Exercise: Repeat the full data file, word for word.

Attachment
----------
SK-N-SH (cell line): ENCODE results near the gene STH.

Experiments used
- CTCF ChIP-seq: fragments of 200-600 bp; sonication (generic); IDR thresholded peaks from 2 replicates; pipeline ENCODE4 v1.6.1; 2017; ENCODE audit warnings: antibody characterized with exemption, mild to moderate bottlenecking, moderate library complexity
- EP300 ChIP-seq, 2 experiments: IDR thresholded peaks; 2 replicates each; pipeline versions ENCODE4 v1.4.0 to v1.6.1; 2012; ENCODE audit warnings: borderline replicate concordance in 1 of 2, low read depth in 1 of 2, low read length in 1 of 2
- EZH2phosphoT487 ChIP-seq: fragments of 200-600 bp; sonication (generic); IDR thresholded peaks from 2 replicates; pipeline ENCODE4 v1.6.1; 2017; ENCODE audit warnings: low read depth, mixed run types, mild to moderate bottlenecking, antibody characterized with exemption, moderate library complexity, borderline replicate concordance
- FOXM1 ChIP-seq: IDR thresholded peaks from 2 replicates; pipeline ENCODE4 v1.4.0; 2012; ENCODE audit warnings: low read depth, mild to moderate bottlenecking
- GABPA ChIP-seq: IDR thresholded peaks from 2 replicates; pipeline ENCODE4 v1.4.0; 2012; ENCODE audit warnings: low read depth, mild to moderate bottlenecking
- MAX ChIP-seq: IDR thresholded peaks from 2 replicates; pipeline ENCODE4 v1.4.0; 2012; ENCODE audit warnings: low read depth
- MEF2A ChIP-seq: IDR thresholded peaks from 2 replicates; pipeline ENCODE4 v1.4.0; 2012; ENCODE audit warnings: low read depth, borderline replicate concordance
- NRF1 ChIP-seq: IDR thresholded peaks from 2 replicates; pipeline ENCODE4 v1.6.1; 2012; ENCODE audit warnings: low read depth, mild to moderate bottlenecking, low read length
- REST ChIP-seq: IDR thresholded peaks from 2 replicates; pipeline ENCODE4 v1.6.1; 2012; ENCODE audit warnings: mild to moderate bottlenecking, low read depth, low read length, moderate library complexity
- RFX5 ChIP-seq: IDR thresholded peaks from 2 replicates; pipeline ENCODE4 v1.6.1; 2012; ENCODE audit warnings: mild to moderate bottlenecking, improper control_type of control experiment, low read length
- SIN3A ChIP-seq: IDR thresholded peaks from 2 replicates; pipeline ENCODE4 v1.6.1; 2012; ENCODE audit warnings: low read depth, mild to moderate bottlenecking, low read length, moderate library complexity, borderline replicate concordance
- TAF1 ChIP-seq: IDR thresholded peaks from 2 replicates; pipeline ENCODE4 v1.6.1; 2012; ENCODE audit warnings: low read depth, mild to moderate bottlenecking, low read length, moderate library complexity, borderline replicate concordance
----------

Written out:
SK-N-SH (cell line): ENCODE results near the gene STH.

Experiments used
- CTCF ChIP-seq: fragments of 200-600 bp; sonication (generic); IDR thresholded peaks from 2 replicates; pipeline ENCODE4 v1.6.1; 2017; ENCODE audit warnings: antibody characterized with exemption, mild to moderate bottlenecking, moderate library complexity
- EP300 ChIP-seq, 2 experiments: IDR thresholded peaks; 2 replicates each; pipeline versions ENCODE4 v1.4.0 to v1.6.1; 2012; ENCODE audit warnings: borderline replicate concordance in 1 of 2, low read depth in 1 of 2, low read length in 1 of 2
- EZH2phosphoT487 ChIP-seq: fragments of 200-600 bp; sonication (generic); IDR thresholded peaks from 2 replicates; pipeline ENCODE4 v1.6.1; 2017; ENCODE audit warnings: low read depth, mixed run types, mild to moderate bottlenecking, antibody characterized with exemption, moderate library complexity, borderline replicate concordance
- FOXM1 ChIP-seq: IDR thresholded peaks from 2 replicates; pipeline ENCODE4 v1.4.0; 2012; ENCODE audit warnings: low read depth, mild to moderate bottlenecking
- GABPA ChIP-seq: IDR thresholded peaks from 2 replicates; pipeline ENCODE4 v1.4.0; 2012; ENCODE audit warnings: low read depth, mild to moderate bottlenecking
- MAX ChIP-seq: IDR thresholded peaks from 2 replicates; pipeline ENCODE4 v1.4.0; 2012; ENCODE audit warnings: low read depth
- MEF2A ChIP-seq: IDR thresholded peaks from 2 replicates; pipeline ENCODE4 v1.4.0; 2012; ENCODE audit warnings: low read depth, borderline replicate concordance
- NRF1 ChIP-seq: IDR thresholded peaks from 2 replicates; pipeline ENCODE4 v1.6.1; 2012; ENCODE audit warnings: low read depth, mild to moderate bottlenecking, low read length
- REST ChIP-seq: IDR thresholded peaks from 2 replicates; pipeline ENCODE4 v1.6.1; 2012; ENCODE audit warnings: mild to moderate bottlenecking, low read depth, low read length, moderate library complexity
- RFX5 ChIP-seq: IDR thresholded peaks from 2 replicates; pipeline ENCODE4 v1.6.1; 2012; ENCODE audit warnings: mild to moderate bottlenecking, improper control_type of control experiment, low read length
- SIN3A ChIP-seq: IDR thresholded peaks from 2 replicates; pipeline ENCODE4 v1.6.1; 2012; ENCODE audit warnings: low read depth, mild to moderate bottlenecking, low read length, moderate library complexity, borderline replicate concordance
- TAF1 ChIP-seq: IDR thresholded peaks from 2 replicates; pipeline ENCODE4 v1.6.1; 2012; ENCODE audit warnings: low read depth, mild to moderate bottlenecking, low read length, moderate library complexity, borderline replicate concordance